Journalism and the Political
Discursive tensions in news coverage of Russia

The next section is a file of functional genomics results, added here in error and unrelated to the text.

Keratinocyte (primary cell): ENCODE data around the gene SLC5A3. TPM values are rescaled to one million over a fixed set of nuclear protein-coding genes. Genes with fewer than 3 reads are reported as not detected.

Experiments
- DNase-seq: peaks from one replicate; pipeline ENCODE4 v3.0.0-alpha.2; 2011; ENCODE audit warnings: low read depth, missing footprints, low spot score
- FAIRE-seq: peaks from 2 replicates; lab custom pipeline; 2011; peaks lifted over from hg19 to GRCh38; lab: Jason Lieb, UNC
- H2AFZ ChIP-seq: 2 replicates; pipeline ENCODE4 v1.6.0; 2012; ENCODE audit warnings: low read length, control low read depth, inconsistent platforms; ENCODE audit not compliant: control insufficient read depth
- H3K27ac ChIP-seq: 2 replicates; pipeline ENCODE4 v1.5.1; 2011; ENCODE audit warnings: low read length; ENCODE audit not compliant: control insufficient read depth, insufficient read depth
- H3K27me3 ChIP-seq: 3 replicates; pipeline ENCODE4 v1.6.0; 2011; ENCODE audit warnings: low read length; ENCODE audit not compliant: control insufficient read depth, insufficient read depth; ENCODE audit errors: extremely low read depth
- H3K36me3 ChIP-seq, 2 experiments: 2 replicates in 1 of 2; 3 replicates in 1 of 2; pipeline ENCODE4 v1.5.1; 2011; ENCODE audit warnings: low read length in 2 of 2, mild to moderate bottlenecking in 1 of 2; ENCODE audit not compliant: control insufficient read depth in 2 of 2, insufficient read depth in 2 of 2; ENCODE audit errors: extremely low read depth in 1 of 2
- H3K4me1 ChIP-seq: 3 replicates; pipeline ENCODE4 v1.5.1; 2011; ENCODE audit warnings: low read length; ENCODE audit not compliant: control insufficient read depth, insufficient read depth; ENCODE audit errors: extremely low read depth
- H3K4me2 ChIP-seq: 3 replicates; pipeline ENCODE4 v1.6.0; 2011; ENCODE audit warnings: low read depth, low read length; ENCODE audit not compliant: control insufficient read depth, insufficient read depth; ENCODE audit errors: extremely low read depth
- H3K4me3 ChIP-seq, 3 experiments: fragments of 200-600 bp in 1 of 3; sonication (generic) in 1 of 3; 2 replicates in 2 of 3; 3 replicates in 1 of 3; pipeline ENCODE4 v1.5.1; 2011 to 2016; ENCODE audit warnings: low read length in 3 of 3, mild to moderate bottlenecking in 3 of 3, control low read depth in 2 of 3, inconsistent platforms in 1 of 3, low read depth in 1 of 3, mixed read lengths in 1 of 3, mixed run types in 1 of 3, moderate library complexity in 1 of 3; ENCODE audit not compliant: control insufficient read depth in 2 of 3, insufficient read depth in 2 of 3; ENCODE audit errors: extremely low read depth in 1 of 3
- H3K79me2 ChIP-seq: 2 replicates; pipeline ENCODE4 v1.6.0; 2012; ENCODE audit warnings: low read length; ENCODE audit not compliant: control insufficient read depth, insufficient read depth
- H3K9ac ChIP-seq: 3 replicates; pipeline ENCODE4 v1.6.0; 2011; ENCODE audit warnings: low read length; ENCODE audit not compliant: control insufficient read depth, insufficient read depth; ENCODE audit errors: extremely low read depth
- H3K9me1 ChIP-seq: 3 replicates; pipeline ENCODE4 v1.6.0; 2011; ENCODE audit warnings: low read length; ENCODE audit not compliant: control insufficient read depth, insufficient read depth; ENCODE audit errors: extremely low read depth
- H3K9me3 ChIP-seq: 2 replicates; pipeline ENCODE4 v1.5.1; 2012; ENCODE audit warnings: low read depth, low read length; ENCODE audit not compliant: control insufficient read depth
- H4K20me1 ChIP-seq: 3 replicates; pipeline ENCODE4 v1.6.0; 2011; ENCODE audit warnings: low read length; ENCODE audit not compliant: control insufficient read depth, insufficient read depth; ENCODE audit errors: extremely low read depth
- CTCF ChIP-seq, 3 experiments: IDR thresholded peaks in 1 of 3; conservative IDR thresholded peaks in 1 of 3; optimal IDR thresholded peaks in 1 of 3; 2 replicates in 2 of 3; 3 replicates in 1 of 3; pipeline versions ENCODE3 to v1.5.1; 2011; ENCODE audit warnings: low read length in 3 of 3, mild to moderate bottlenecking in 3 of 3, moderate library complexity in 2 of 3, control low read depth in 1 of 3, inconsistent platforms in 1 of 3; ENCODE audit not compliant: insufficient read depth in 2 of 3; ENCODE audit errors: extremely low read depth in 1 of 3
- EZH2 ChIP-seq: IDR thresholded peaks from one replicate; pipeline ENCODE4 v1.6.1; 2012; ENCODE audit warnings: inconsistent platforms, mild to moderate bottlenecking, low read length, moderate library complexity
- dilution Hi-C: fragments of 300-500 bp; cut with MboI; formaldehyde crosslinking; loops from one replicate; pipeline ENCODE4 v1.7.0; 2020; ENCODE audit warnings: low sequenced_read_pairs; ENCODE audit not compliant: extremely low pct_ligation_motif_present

Journalism is often thought of as the ‘fourth estate’ of democracy. This book suggests that journalism plays a more radical role in politics, and explores new ways of thinking about news media discourse. It develops an approach to investigating both hegemonic discourse and discursive fissures, inconsistencies and tensions. By analysing international news coverage of post-Soviet Russia, including the Beslan hostage-taking, Gazprom, Litvinenko and human rights issues, it demonstrates the (re)production of the ‘common-sense’ social order in which one particular area of the world is more developed, civilized and democratic than other areas. However, drawing on Laclau, Mouffe and other post-foundational thinkers, it also suggests that journalism is precisely the site where the instability of this global social order becomes visible. The book should be of interest to scholars of discourse analysis, journalism and communication studies, cultural studies and political science, and to anyone interested in ‘positive’ discourse analysis and practical counter-discursive strategies.